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Not all carbon offsets are created equal. Our carbon offsets project not only drawdown vast amounts of carbon emissions, they also preserve endangered forest ecosystems and have the potential to create new economic opportunities for rural communities.
For the past ten years, Community Forests International has pioneered natural climate solutions that preserve endangered forest ecosystems while creating regenerative economic opportunities for rural communities. One of our most successful innovations has been building forest carbon projects to conserve mature Wabanaki-Acadian forests. The Wabanaki-Acadian forest has a very low risk of fire, making it one of the best forest types in Canada for secure carbon storage. Unfortunately, only 5% of this special forest remains in pre-colonial condition.
Since creating the first forest carbon project east of British Columbia in 2012, we have been able to preserve almost 1,260 acres of intact Wabanaki-Acadian forest by partnering with responsible businesses and organizations. Now, we are working to make these same carbon market opportunities accessible to small family forest owners across the region. It’s a vision that includes everyday people in addressing the most important challenge of our time.
There are more than 80,000 family forests across the Maritimes, and protecting these family forests could make a globally significant contribution to climate change mitigation. Community Forests International is working to make the carbon market accessible to private woodlot owners in the region to share the financial benefits of forest protection with rural communities.
This special 350-acre forest near Cambridge-Narrows is one of the last of its kind in New Brunswick. The Robinson family managed this beautiful forest for generations and carbon offsets have allowed us to preserve their legacy of careful stewardship for years to come. In 2021, we successfully expanded the protected forest area with an additional 140-acres of young forest that will be restored for long-term climate benefits.
Located near Fundy National Park, Whaelghinbran Forest belonged to farmers Clark Phillips and Susan Tyler. Advanced in their years, they could no longer work the land and needed to sell their property to retire. By creating carbon offsets, we were able to purchase the property and protect their cherished forest lands.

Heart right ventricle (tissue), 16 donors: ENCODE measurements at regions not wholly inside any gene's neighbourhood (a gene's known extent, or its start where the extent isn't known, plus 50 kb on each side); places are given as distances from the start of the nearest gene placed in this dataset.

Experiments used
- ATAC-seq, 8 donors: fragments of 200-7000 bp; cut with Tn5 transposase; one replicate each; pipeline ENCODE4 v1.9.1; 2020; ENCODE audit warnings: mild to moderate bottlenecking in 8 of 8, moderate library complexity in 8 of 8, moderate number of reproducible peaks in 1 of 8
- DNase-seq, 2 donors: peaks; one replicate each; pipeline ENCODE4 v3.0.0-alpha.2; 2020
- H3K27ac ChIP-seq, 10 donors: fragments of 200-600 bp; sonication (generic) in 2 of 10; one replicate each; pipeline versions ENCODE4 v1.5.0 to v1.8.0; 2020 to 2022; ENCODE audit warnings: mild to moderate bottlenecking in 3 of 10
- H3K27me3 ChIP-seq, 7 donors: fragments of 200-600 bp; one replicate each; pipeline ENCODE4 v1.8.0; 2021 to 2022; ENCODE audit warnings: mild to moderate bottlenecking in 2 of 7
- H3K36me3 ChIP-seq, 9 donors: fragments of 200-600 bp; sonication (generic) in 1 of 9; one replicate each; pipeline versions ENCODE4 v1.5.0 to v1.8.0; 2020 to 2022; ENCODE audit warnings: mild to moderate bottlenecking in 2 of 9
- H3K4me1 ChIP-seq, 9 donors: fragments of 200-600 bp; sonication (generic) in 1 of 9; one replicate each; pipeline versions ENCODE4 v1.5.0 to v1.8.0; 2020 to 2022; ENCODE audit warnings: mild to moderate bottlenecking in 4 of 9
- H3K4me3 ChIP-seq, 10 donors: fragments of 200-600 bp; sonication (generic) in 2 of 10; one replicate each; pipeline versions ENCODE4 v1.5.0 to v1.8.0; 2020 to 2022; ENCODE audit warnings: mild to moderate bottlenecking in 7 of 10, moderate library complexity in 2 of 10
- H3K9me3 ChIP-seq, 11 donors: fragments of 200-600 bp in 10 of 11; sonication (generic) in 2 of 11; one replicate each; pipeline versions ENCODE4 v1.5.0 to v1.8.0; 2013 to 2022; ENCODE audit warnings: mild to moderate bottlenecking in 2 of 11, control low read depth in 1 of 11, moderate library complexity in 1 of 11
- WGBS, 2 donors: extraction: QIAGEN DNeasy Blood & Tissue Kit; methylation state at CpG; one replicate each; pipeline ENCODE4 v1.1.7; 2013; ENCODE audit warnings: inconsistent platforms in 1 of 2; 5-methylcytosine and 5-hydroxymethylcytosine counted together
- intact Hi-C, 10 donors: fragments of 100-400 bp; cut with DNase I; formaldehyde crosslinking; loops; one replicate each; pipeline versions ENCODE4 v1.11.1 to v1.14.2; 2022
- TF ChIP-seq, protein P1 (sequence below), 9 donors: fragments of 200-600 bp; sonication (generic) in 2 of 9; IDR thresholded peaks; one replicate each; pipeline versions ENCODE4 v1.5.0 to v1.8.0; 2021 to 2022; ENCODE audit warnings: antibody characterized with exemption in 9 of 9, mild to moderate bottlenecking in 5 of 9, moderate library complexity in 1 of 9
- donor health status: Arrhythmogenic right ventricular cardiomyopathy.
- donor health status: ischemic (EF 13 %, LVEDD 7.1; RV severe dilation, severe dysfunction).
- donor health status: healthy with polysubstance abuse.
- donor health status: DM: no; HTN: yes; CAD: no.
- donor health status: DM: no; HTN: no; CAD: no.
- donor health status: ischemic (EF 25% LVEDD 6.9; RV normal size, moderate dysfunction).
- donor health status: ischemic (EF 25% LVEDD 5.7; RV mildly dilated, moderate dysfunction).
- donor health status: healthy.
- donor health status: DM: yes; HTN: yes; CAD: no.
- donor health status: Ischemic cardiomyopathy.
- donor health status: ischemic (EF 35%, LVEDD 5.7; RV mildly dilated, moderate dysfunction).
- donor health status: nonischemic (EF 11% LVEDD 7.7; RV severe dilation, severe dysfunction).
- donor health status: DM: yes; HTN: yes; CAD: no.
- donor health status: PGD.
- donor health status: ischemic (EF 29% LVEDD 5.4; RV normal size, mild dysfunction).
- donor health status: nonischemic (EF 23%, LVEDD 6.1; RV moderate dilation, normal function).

Buchanan Forest is a 115-acre property in Waterford, New Brunswick, about 15 kilometres from Sussex. The forest was donated to Community Forests International by Elizabeth Lucas, and it belonged to her family since 1855. The unique ecological features of the property include tolerant hardwood stands and an old spruce forest, as well as an impressive rock cliff face.
Ferndale Forest is 105-acres of hardwood forest located in the steep hills of Ferndale, in southern New Brunswick. The forest was purchased by Community Forests International from the previous family forest owners. This property is home to many sugar maples — plus one of the biggest balsam firs we’ve ever seen.
Located along in our hometown of Sackville, New Brunswick, this 50-acre forest is full of beautiful hardwood stands and is part of a system of beloved cross-country and hiking trails. Community Forests International purchased this property in early 2021 for long-term community and climate benefits.
At present, we can only sell carbon offsets to organizations and groups that meet a minimum project size. However, when you make a donation to Community Forests International, your gift supports our forest protection and restoration efforts.
Community Forests International follows strict procedures for quantifying and protecting the carbon stored in healthy forests, upholding a combination of world class verification standards; however, our projects to date have been too small to verify due to the cost associated with it. We are happy to explore the option of verification with potential partners.
Community Forests International uses proactive forest management to improve the security of the carbon stored within our forests. Generally, this means managing the forest for greater diversity in the ages of its trees, its species mix, and in its physical structures.
Unlike other forest types in Canada, the Acadian Forest benefits from a moist climate with a historically low risk of fire, making it a highly stable forest type in which to store carbon. A Forest Carbon Management Plan is developed for each forest that allows preventive management interventions that help to avoid potentially catastrophic situations.